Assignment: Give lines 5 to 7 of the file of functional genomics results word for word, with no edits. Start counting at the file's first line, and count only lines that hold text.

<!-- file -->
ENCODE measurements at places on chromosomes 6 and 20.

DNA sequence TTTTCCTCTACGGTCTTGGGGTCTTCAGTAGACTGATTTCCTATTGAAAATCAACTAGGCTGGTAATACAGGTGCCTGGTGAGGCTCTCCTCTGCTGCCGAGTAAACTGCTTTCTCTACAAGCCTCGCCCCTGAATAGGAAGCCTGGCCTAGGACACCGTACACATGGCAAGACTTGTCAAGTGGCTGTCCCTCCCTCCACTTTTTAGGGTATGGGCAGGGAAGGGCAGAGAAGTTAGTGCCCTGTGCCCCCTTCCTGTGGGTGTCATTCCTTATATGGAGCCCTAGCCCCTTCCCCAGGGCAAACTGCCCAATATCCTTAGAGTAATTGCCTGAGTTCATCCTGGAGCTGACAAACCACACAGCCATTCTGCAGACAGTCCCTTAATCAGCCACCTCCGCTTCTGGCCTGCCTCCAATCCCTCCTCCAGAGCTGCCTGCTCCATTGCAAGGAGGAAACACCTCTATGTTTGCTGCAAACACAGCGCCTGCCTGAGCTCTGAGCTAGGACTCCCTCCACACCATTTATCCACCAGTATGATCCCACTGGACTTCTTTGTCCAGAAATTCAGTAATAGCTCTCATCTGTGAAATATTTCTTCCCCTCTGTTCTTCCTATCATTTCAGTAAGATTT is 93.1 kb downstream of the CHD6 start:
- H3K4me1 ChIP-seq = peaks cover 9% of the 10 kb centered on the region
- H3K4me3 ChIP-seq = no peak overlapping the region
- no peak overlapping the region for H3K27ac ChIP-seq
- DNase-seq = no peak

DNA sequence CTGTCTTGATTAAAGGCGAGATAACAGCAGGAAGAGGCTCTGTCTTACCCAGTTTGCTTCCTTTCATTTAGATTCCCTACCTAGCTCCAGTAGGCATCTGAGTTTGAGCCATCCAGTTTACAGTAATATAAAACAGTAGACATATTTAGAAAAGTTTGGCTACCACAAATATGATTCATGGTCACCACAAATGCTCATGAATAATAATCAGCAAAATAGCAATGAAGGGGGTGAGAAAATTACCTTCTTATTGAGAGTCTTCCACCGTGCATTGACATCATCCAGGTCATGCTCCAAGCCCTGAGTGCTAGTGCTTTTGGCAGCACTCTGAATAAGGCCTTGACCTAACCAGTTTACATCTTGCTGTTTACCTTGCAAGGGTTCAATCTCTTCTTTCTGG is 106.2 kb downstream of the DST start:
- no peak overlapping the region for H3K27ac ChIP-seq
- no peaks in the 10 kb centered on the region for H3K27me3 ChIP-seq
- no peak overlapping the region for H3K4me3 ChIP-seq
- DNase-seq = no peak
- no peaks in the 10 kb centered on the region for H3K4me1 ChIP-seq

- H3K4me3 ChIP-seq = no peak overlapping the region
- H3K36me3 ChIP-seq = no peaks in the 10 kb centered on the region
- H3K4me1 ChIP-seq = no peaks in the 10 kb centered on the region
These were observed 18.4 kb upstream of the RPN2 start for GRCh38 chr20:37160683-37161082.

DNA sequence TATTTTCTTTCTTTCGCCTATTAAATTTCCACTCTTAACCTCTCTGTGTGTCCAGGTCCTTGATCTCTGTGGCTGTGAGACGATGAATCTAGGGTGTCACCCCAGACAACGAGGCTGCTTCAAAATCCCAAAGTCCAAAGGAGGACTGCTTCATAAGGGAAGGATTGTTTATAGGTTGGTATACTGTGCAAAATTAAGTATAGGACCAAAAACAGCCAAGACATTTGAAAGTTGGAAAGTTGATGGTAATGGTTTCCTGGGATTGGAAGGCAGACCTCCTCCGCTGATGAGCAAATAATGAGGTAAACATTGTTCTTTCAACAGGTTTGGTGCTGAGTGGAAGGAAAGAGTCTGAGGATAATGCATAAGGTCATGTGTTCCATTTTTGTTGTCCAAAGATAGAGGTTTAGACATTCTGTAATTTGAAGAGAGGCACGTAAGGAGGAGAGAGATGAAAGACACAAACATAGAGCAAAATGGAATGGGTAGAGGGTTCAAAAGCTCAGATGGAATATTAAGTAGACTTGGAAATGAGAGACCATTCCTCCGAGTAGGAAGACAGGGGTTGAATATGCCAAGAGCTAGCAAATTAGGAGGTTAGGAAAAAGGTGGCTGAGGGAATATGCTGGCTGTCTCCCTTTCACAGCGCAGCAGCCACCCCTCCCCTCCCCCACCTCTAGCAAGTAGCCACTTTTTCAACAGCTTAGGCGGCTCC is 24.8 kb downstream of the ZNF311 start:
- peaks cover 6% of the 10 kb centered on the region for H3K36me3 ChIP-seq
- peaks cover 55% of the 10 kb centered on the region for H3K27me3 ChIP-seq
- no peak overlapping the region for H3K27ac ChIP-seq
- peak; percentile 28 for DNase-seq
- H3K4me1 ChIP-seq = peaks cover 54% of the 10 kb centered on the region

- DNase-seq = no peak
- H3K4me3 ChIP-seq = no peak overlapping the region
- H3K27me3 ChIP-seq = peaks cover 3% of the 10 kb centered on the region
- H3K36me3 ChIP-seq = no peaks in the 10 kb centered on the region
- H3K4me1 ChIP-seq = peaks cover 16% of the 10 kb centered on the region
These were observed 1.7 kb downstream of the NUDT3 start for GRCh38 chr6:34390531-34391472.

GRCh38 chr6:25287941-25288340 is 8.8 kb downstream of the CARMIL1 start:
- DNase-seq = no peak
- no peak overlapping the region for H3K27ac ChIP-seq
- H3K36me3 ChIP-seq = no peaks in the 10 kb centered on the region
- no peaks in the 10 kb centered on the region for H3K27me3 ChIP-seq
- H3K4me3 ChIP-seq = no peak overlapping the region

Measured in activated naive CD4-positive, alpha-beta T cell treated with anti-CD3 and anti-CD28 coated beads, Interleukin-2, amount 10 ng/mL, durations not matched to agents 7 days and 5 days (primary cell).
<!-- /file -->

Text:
- no peak overlapping the region for H3K27ac ChIP-seq
- DNase-seq = no peak

DNA sequence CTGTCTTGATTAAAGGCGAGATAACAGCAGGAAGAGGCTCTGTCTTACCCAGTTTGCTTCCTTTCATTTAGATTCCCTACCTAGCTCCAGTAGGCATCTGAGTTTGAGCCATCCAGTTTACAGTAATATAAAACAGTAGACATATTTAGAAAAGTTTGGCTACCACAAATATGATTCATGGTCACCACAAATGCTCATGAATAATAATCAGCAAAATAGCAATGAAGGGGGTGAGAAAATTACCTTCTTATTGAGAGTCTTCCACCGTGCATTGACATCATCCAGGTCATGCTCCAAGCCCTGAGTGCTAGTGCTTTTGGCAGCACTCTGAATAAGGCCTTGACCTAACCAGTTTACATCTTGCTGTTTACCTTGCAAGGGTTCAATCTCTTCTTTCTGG is 106.2 kb downstream of the DST start: